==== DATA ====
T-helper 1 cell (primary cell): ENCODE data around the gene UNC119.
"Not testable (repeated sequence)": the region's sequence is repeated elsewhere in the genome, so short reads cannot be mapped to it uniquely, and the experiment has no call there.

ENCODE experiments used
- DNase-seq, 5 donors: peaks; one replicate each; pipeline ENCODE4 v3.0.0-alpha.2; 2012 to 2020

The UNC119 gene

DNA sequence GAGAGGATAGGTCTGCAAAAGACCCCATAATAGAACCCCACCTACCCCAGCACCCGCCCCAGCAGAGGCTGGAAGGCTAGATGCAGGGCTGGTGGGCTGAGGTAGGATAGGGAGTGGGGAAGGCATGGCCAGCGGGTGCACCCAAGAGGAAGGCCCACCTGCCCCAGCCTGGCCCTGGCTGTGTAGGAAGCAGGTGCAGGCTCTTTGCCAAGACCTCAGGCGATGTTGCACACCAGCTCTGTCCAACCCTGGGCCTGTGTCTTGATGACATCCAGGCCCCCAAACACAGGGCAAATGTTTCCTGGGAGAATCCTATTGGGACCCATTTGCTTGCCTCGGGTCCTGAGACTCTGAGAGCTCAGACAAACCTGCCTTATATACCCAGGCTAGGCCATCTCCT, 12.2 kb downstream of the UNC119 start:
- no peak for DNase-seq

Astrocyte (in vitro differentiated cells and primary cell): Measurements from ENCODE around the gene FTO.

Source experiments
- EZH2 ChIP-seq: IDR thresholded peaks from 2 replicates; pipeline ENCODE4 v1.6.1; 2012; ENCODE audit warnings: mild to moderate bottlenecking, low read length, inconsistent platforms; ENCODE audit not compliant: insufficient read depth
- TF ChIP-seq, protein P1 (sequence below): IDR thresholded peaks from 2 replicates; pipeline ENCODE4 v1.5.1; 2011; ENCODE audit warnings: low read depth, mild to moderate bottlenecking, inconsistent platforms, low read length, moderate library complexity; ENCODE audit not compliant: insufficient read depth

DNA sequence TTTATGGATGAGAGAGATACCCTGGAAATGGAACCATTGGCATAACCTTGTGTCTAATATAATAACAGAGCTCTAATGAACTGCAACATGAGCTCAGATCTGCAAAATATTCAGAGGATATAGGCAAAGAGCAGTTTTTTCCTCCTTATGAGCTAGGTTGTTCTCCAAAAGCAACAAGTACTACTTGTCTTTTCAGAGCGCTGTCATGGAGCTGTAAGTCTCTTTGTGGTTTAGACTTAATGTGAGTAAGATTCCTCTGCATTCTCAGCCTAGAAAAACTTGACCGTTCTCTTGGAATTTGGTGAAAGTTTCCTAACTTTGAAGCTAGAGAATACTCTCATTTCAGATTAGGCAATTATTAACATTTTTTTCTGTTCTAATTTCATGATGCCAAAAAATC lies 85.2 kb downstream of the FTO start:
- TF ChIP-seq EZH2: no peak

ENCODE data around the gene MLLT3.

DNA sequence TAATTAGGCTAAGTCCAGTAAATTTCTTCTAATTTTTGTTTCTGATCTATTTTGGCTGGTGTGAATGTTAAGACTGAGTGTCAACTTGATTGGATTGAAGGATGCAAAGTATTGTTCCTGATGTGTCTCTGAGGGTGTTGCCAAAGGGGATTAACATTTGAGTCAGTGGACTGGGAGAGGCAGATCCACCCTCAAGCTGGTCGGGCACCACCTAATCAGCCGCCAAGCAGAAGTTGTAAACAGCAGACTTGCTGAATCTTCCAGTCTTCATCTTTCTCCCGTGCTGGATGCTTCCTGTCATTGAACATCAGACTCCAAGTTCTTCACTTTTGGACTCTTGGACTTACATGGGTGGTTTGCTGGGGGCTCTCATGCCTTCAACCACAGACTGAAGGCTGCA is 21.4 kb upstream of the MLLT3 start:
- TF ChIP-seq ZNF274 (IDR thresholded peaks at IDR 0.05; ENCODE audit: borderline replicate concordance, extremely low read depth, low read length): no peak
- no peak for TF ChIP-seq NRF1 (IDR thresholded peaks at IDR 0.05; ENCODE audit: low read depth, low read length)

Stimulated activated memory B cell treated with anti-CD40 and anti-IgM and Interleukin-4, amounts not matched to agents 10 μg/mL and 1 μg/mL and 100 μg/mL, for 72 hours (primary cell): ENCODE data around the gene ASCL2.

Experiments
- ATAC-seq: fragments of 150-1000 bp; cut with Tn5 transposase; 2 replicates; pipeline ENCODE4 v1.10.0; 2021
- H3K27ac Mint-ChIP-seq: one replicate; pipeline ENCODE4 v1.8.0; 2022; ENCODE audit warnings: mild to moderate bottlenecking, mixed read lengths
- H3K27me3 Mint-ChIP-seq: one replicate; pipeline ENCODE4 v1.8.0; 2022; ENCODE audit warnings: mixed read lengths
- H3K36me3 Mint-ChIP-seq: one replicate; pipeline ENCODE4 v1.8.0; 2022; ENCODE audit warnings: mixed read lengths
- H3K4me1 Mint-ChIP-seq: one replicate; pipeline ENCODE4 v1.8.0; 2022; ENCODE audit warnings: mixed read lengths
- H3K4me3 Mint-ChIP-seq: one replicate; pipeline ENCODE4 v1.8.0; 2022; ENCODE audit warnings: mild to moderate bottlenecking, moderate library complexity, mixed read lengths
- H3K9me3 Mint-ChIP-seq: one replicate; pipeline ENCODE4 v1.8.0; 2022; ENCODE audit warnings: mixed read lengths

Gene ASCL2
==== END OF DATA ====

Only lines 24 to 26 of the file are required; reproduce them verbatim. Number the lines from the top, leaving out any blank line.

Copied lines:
- H3K4me1 Mint-ChIP-seq: one replicate; pipeline ENCODE4 v1.8.0; 2022; ENCODE audit warnings: mixed read lengths
- H3K4me3 Mint-ChIP-seq: one replicate; pipeline ENCODE4 v1.8.0; 2022; ENCODE audit warnings: mild to moderate bottlenecking, moderate library complexity, mixed read lengths
- H3K9me3 Mint-ChIP-seq: one replicate; pipeline ENCODE4 v1.8.0; 2022; ENCODE audit warnings: mixed read lengths